The King comes into the room where the guests who have been gathered in by his slaves are congregated. We have already been told that they consisted of people who were both bad and good. The King asks one of them why he not wearing the correct clothes - a wedding robe. The man is speechless and the King has him tied up and thrown into outer darkness.
Jesus is telling this parable to the chief priests and Pharisees. They would probably have got the point of the first part, but what would they have made of the second part? What does the wedding robe stand for? Christians have interpreted it in various ways. A common interpretation is that it refers to Christ's righteousness, which we all must be clothed with if we are to come into God's presence. Unfortunately, whatever the truth or otherwise of this idea, it does seem to be reading later Christian theology back into the story. As I said last night, whatever we think the parable means to us today, it had to mean something to them then.
Others such as Tom Wright take the wedding robe to mean the good works we now do as Christians and that while we are freely called by God we must respond with acts worthy of that call. Again, this is doubtless true, but would that had been something that the chief priests and Pharisees would have been in a position to work out?
The best I can come up with which I offer as a suggestion is this:
Guests at a wedding, whoever they might be would be expected to dress appropriately both as a sign of respect and to show they were entering into the spirit of the occasion. The banquet for the King's Son was a time of rejoicing and celebration. The un-robed guest, although he finds himself called to the banquet, refuses to take part in it.
This parable is in fact the third of three parables Jesus tells the chief priests and Pharisees, all making similar points. Jesus uses the first in Matthew 21:28-32 to tell them that tax-collectors and prostitutes were going into the kingdom of God ahead of them. Jesus ate many meals with people during his ministry, meals at which tax-collectors and prostitutes respond with faith and enthusiasm. In Luke 7 we are told that on one occasion a Pharisee holds a dinner for Jesus, but is then shocked when Jesus allows a prostitute to his anoint his feet. Jesus says this to him:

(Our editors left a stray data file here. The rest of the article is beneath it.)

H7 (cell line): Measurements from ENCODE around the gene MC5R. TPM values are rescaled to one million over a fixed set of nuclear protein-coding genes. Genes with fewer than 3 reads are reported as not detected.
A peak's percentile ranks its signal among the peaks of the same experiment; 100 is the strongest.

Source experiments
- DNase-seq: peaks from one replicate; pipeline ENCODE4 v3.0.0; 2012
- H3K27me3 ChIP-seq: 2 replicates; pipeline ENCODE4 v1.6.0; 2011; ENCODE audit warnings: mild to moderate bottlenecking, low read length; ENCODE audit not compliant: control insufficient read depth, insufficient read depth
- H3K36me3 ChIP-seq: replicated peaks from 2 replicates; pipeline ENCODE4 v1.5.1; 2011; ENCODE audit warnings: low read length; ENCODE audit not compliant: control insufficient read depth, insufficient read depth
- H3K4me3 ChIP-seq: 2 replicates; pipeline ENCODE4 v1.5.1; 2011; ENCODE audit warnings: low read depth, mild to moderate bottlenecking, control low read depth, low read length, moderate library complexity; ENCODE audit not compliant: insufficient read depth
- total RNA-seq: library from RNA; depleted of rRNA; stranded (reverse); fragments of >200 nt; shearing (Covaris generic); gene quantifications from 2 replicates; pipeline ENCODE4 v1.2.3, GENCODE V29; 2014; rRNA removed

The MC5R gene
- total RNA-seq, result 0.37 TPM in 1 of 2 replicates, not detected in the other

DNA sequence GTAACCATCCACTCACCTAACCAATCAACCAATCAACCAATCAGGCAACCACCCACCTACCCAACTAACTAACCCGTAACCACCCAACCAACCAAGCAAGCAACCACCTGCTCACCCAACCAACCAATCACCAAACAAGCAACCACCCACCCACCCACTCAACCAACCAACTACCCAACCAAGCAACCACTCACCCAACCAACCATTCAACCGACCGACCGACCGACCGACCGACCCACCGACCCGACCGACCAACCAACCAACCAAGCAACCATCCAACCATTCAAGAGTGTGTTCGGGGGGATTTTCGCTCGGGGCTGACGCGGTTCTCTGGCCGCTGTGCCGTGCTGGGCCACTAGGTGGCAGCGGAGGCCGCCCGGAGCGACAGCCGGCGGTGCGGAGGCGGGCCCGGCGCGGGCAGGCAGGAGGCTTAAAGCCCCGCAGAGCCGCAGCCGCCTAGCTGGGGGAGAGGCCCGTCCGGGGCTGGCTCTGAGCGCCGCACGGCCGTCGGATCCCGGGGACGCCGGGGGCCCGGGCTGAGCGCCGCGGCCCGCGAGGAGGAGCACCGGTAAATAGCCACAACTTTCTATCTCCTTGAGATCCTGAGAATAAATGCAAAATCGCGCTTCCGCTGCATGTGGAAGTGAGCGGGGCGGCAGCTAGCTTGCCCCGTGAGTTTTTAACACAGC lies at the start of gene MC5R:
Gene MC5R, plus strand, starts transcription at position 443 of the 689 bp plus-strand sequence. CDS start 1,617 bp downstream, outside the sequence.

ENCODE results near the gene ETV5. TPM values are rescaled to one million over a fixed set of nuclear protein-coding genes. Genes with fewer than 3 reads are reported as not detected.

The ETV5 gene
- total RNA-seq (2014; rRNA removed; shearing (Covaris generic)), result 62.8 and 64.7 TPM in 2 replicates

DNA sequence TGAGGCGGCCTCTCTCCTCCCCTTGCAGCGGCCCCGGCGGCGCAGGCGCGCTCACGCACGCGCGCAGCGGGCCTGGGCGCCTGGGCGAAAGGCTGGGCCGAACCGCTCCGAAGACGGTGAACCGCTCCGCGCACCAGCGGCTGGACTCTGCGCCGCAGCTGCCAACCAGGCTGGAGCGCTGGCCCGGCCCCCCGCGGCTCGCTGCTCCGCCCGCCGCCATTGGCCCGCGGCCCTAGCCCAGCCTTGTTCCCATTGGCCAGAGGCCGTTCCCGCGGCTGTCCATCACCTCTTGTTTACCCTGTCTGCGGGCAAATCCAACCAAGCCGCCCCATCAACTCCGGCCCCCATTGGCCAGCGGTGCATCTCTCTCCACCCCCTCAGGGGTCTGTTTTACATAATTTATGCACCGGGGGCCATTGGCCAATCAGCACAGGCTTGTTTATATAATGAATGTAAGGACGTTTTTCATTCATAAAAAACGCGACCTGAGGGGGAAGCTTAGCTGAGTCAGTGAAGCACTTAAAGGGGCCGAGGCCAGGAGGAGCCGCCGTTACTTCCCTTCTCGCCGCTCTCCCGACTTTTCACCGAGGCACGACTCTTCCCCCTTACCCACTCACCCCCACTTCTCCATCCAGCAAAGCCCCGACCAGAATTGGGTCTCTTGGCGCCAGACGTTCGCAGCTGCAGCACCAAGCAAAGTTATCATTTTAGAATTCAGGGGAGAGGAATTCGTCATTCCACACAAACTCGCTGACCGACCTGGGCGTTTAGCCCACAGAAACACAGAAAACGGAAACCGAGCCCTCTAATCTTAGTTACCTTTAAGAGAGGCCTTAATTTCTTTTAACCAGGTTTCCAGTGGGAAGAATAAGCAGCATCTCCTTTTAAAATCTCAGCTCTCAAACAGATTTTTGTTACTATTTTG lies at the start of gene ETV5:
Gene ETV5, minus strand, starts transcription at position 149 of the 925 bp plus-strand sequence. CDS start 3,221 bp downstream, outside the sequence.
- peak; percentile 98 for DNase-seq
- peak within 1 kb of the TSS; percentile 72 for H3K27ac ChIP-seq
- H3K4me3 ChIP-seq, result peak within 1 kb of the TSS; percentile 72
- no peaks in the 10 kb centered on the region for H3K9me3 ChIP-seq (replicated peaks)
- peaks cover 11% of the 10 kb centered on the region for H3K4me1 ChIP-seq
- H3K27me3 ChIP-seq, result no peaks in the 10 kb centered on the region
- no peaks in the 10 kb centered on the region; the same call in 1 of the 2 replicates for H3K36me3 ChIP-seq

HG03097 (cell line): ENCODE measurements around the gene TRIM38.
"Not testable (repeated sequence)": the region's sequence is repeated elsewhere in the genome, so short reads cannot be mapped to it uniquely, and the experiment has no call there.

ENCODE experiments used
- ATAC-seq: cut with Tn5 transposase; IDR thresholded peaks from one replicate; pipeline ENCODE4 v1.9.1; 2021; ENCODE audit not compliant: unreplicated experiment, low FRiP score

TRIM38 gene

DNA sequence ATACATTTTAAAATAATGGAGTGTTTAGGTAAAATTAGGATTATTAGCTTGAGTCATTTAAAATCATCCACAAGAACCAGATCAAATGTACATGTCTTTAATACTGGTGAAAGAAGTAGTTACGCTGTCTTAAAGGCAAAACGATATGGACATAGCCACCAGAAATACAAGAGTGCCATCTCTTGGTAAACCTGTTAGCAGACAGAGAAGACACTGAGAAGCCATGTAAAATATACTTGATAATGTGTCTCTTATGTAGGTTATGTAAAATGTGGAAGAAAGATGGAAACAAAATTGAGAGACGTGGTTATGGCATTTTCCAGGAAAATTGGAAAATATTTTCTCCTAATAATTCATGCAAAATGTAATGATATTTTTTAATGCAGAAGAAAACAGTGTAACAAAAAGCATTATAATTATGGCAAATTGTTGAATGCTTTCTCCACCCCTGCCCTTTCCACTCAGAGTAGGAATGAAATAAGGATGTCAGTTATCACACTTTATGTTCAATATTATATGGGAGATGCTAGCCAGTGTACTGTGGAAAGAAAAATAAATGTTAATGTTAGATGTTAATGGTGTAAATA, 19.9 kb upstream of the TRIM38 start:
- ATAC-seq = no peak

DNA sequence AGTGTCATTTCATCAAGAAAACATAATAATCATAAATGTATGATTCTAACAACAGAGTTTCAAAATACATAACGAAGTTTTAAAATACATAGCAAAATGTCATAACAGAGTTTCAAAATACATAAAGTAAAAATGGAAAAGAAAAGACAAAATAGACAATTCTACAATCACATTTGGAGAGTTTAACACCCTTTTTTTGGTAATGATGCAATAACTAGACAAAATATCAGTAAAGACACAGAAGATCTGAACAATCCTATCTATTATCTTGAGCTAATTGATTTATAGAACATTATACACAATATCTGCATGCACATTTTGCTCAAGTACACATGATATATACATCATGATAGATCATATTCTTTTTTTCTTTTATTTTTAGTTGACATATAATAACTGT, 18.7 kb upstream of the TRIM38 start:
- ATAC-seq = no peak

'Then turning toward the woman, he said to Simon, "Do you see this woman? I entered your house; you gave me no water for my feet, but she has bathed my feet with her tears and dried them with her hair. You gave me no kiss, but from the time I came in she has not stopped kissing my feet. You did not anoint my head with oil, but she has anointed my feet with ointment. (Luke 7:44-46)'
Although he had invited Jesus to dinner, the Pharisees treatment of Jesus shows a refusal to respond to Jesus in the way he should, whereas the prostitute responds with love and generosity.
The man who doesn't wear a wedding garment does not respond to the generosity of the King in the way he should. It is not so much that the garment represents something, such as Christ's righteousness or good works. It is rather the man's attitude demonstrated by his refusal to dress properly that is significant. It is not the wedding robe that represents something so much as the lack of it. Jesus is saying the chief priests and Pharisees, and those like them, will miss out on the salvation God offers because they have not responded with faith and enthusiasm to God's call.
God calls all both bad and good, but it is how we respond that shows whether we are amongst those who are his chosen ones. As the parable ends:
'For many are called, but few are chosen.'